Bankrate.com’s most recent survey on savings reports that only 41% of Americans had enough savings to cover a $500 unplanned expense. Which means 59% didn’t. Before you jump off a cliff, this doesn’t mean they can’t pay their bills—many have access to credit in one form or another. And, it doesn’t necessarily mean these people are poor—but they are spending more than they make and are struggling to maintain their lifestyle.
The issue here is not wealth inequality. There always has been and will be “inequality”. The fact that some people are wealthier than most people is not relevant. If the top 1% are living fabulously well that doesn’t mean they are doing so at the cost of the rest of us. It means they are better at creating wealth and jobs than the rest of us. This is about how bad economic policies are hurting Main Street.
Cottage Hospital and Sansum Clinic, Santa Barbara, California’s two largest health care providers, gave up on their proposed merger because of regulatory delays and a lack of clarity from the Federal Trade Commission, the government agency that protects us from uncompetitive trade practices and monopolies. Cottage is now our only remaining hospital and Sansum is our largest medical clinic. Both are large, state-of-the-art providers.
After almost four years, Cottage and Sansum called off their attempt to create cost savings from a more efficient organization. In a fast-changing health care world, the uncertainty of their status made it difficult for them to plan for the future.
It is likely that the FTC believes that these kinds of vertical mergers in the health care system will give the resulting organization “monopolistic” pricing power because a lack of competition which will lead to higher costs for consumers of health care services.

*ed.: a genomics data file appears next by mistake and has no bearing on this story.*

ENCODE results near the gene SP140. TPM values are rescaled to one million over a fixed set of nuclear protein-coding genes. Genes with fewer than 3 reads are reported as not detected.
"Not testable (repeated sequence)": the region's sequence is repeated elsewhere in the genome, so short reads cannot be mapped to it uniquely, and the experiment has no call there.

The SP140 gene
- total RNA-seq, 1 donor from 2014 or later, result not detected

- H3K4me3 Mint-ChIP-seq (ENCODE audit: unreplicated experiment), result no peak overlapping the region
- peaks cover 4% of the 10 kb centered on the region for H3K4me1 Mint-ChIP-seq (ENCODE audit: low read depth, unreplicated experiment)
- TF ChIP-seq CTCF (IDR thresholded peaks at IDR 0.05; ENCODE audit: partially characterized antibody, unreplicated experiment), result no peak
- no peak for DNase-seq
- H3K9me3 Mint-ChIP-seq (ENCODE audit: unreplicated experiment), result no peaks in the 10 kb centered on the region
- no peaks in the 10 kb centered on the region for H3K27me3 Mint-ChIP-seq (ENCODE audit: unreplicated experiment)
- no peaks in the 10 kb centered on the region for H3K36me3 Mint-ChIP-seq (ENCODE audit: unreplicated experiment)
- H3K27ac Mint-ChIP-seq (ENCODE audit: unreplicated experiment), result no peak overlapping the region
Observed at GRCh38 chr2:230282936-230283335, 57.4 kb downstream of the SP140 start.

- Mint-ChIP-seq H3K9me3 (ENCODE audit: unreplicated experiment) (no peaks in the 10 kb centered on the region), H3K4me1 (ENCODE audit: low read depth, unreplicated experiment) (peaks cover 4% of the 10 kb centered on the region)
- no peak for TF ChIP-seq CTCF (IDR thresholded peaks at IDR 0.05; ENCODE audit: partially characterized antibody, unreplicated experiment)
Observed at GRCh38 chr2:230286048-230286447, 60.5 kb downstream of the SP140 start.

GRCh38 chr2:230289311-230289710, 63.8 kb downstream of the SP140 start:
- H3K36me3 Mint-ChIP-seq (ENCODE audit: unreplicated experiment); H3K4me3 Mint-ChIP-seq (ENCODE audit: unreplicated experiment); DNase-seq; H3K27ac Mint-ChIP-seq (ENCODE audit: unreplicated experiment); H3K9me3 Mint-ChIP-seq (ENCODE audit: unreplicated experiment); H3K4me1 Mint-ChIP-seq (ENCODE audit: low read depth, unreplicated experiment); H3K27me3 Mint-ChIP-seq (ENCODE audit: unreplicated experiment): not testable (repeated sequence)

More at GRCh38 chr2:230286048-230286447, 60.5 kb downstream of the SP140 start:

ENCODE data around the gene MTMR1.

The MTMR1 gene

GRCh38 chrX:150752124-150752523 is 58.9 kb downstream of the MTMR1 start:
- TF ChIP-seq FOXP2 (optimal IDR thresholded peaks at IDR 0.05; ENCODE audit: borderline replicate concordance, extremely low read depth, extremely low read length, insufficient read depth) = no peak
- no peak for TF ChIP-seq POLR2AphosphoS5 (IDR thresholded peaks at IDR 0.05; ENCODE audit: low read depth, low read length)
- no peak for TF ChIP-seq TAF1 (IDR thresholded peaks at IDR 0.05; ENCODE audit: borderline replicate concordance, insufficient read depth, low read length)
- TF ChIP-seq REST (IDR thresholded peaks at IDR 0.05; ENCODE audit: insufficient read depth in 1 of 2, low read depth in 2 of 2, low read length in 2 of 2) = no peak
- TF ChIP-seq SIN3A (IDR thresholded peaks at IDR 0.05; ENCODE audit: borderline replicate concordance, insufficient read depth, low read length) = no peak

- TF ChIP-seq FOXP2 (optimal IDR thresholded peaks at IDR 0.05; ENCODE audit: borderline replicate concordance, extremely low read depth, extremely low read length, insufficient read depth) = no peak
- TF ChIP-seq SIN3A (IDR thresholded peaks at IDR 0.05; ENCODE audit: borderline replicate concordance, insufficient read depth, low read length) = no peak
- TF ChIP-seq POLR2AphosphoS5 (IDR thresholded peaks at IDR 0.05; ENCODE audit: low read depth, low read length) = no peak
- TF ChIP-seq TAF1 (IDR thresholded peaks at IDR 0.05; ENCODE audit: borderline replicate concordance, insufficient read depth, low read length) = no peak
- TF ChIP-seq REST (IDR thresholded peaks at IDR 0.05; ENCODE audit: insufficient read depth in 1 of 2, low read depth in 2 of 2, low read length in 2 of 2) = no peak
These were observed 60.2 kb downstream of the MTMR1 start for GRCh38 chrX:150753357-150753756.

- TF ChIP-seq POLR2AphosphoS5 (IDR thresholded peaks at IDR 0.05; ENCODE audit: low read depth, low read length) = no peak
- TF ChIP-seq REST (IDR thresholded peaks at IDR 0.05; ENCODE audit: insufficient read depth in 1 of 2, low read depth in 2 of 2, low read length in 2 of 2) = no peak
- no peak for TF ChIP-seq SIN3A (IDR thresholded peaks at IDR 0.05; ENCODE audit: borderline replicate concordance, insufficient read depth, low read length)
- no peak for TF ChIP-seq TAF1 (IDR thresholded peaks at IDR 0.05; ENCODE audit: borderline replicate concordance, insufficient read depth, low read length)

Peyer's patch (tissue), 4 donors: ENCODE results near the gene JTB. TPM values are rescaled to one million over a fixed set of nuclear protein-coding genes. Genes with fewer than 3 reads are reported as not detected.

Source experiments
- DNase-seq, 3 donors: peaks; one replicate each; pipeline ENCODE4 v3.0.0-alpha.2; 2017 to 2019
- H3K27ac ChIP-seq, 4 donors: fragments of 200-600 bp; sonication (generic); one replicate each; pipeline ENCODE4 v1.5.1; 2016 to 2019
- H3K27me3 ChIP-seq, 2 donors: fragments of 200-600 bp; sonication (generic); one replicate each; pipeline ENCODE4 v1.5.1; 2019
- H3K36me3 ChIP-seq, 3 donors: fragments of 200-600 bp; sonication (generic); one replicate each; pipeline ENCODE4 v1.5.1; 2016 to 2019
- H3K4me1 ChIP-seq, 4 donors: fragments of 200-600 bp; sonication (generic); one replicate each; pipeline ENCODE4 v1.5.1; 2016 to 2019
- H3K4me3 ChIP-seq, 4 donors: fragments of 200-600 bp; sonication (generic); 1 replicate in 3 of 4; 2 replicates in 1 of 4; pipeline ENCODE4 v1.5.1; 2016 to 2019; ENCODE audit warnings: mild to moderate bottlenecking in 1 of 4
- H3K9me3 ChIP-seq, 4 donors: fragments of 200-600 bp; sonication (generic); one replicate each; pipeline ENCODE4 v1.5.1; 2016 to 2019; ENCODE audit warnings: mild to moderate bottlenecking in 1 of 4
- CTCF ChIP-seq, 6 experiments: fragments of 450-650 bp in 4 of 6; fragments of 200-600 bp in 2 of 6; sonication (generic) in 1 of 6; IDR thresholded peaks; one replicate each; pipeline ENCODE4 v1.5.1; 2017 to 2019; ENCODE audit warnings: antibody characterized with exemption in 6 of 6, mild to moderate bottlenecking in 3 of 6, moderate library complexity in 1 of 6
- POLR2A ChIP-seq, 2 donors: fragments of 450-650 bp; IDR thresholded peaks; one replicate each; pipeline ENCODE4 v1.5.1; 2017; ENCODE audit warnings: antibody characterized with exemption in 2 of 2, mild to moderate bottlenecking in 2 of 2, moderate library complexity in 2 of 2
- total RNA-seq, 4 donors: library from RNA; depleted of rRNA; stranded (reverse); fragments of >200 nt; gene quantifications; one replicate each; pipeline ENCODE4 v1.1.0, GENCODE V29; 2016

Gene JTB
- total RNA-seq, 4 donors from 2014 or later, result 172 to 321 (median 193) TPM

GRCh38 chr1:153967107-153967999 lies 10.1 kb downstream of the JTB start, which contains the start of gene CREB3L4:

That may be correct, but it is not what is driving up health care costs and the problems with our health care system.
How can State Street be revived? In my last article on State Street’s retail glut, I pointed out that there are 30+ retail vacancies in the downtown State Street corridor and that Santa Barbara is following a national trend in retailing. That is, there is too much retail space, online sales are challenging retail stores, and generational spending and shopping habits have changed.
The revival of State Street lies with the City, property owners, and retailers. They have to adjust to a changed environment. This is not a transitory phenomenon; we are witnessing one of the rare times in history when there are major shifts in human economic behavior. Shopping and life-style patterns have changed and to ignore them is to see the permanent decline of State Street.
There is a belief among Progressives that rent control and other tenants’ “rights” will make housing more affordable, more secure, and more attainable for renters.
Tenant advocates such as CAUSE (Central Coast Alliance United for a Sustainable Economy) have been urging the City of Santa Barbara to adopt policies they believe will help poor tenants. At a special meeting on March 21, the Santa Barbara City Council decided (5-2) to form a taskforce to examine rent control as well as other tenants’ rights policies proposed by CAUSE. read more…
Santa Barbara’s downtown core shopping district is in trouble. Santa Barbara is not alone; it is a microcosm of the retail world right now.
A lot of attention has been focused on the large number of vacant retail stores here. The Downtown Organization, a group dedicated to promoting the interests of its business members, has commissioned a study of the problem. They are concerned about the “exodus” of retailers. read more…